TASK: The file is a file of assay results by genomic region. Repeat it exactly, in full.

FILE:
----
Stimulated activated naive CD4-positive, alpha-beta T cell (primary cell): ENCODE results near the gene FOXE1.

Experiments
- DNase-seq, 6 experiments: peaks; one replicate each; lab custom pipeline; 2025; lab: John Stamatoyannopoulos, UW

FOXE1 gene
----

Stimulated activated naive CD4-positive, alpha-beta T cell (primary cell): ENCODE results near the gene FOXE1.

Experiments
- DNase-seq, 6 experiments: peaks; one replicate each; lab custom pipeline; 2025; lab: John Stamatoyannopoulos, UW

FOXE1 gene